Just listen to Debussy’s études and preludes, and how radical they were compared to everything that came before. It’s the aural counterpoint to Picasso’s or Matisse’s or Cézanne’s paintings. Stravinsky dared to tell Parisian audiences in 1913 that ballet music could be something radically different from what they’d ever heard before, the same way Picasso told them the painting above was of a table. When you have rules you are breaking, you have a gauge, a position, a point of view, that exists. Debussy’s music strikes us — still — as so fresh and new when we know what led to it and how it was different.
There’s a problem with revolutions, however: they soon become the status quo. And new revolutions happen. Nothing wrong with that in the abstract. But when the rules have been broken repeatedly and radically, the new revolutions…well, they have nothing much to rebel against.
When was the last time a painting shocked? Or a piece of music, or a theater piece. I don’t mean for shocking social content so much as technical considerations, though even socially, it’s hard to stun audiences in the age of Piss Christ. Anything goes. It seems quaint now, it really does, that Stravinsky’s Le Sacre caused people to nearly bludgeon one another at the premiere. Today the biggest controversy would be that someone’s cell phone went off during the concert. When artists start hurling paint at a canvas in such a way that it’s literally indistinguishable from road kill, how do you lead a revolution against that?
I’m not trying to put the genie back in the bottle. I’m not a Philistine. (Well, perhaps I am. Perhaps some of the “avant-garde”ists actually are too. Who’s to say?) In one way the journey to where we are now was inevitable. If there’s going to be one artistic revolution there will be more, and if we begin to go from order to chaos we will continue towards more chaos until it is the reigning element. But if we stay steadfast with order and rigidity, art stagnates and rots. Those are your choices. Oddly, they meet full circle eventually.
And I think that’s why we’re not seeing our Bloomsbury groups and Stein art Saturdays much anymore. When we do have them, they are either obvious marketing grabs or self-conscious attempts to harken back to the past — or both. They have all the authenticity of petroleum companies supporting public television because they claim to care about culture.
I keep telling myself that perhaps I am wrong about all of this. Maybe there are groups that meet today, movements that are fomenting, and I’m just missing it. But these movements should bear fruit, and I don’t think there’s been a serious artistic movement in the last 25 years, at least in music or painting or film. (I can’t speak about theater.) We seem to keep dipping into the past, however: retrospectives are big business, and we leave them with big coffee-table sized books commemorating our experience. That thinking seems so out of step with the Steins and Bloomsbury Groups and beat poets and so forth. Has even revolution been coopted, marketed, T-shirted? Will it not be televised because it’s already out on Blu-ray and Netflix? Or has the academizing of it all served to kill it, putting it, like the tidy, sanitary music of the only jazz composer to win a Pulitzer, Wynton Marsalis, under the shiny glass of museums? No sooner do movements get off the ground than they become categories — marketed, taught and placed on a shelf somewhere. A dangerous jazz composer like Charles Mingus would never be handed a Pulitzer.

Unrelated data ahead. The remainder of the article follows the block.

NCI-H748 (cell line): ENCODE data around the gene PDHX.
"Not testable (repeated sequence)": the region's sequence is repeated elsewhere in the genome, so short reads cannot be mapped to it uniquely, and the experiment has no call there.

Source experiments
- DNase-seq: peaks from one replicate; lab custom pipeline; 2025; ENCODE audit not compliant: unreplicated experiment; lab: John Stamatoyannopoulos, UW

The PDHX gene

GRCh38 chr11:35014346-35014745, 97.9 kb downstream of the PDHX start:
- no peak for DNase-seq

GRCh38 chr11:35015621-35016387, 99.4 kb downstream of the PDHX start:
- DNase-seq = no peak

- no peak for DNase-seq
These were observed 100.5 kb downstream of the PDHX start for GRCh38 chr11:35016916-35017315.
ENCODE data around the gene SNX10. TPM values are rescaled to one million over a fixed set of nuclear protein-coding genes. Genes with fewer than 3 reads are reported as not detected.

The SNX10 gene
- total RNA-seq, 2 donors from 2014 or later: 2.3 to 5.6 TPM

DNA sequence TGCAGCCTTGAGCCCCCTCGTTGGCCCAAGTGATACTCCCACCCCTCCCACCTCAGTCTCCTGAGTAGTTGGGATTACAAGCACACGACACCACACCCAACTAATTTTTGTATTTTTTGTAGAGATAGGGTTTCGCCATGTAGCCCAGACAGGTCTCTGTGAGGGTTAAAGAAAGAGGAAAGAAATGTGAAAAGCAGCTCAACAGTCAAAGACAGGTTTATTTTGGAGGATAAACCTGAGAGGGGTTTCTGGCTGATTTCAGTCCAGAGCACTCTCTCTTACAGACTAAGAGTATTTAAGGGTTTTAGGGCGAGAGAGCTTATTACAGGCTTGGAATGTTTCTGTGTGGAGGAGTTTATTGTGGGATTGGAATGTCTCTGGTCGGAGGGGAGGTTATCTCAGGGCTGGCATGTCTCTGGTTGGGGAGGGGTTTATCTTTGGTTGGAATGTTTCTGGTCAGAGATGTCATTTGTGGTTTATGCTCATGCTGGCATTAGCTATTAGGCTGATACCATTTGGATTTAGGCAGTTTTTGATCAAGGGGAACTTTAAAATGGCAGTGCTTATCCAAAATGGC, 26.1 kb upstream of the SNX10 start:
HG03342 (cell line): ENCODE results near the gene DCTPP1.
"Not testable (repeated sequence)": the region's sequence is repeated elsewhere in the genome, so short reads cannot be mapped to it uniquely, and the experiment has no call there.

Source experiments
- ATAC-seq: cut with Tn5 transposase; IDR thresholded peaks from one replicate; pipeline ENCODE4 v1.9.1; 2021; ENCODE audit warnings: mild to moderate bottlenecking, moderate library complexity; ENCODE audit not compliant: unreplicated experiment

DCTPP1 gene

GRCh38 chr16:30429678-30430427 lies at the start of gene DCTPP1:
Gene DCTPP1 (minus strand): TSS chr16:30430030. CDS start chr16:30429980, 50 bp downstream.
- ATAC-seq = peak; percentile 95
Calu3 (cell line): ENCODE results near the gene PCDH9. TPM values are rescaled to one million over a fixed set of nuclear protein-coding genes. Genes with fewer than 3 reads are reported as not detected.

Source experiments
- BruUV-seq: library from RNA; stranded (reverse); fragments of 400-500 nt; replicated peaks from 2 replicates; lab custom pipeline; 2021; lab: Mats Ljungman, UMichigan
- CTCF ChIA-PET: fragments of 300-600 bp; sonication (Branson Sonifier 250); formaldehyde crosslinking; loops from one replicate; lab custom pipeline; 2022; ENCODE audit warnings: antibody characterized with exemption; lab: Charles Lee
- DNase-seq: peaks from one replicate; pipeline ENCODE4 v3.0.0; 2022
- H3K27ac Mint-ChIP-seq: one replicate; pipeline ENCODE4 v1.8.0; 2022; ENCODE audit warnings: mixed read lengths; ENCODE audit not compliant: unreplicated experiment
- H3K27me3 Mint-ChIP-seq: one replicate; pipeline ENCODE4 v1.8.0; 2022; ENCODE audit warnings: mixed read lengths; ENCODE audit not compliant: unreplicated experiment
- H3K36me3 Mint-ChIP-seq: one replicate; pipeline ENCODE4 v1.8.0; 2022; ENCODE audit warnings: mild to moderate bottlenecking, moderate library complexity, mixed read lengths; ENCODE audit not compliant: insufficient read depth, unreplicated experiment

I thought at one point the Internet might change all this. But it is devolving into the shallow, narcissistic world of social networking, which is just guerilla marketing taken to extremes, instead of creating a true place of community: an “interest” you can click “like” to and them move on to Mafia Wars is not a community. I know I personally have unfriended a couple of people who used to be interesting, curious, seekers when I knew them back in pre-internet days; their communications are now exclusively the marketing of themselves in an effort to get people to notice them — ultimately why I’m not sure.
But blaming the tweet is a cheap way out. These issues are not new — social media merely makes it easier for them to happen. What is new is the fact that there hasn’t been a real revolution in a long, long time. And the radicals are today as familiar as the gift wrapping paper that many of their works are now reproduced on. I don’t know what the future will bring. Maybe we’ve reached the end of the line for what we traditionally term “art.” Maybe not. But I do envy those salons, those informal gatherings, those heated arguments and unveiling of new works and ideas and thoughts. And judging by how hard mainstream people today try to imitate them and their lifestyles today — in hair, dress, deportment, lifestyle…but alas, never in actual revolutionary change — I’d say so do many, many others.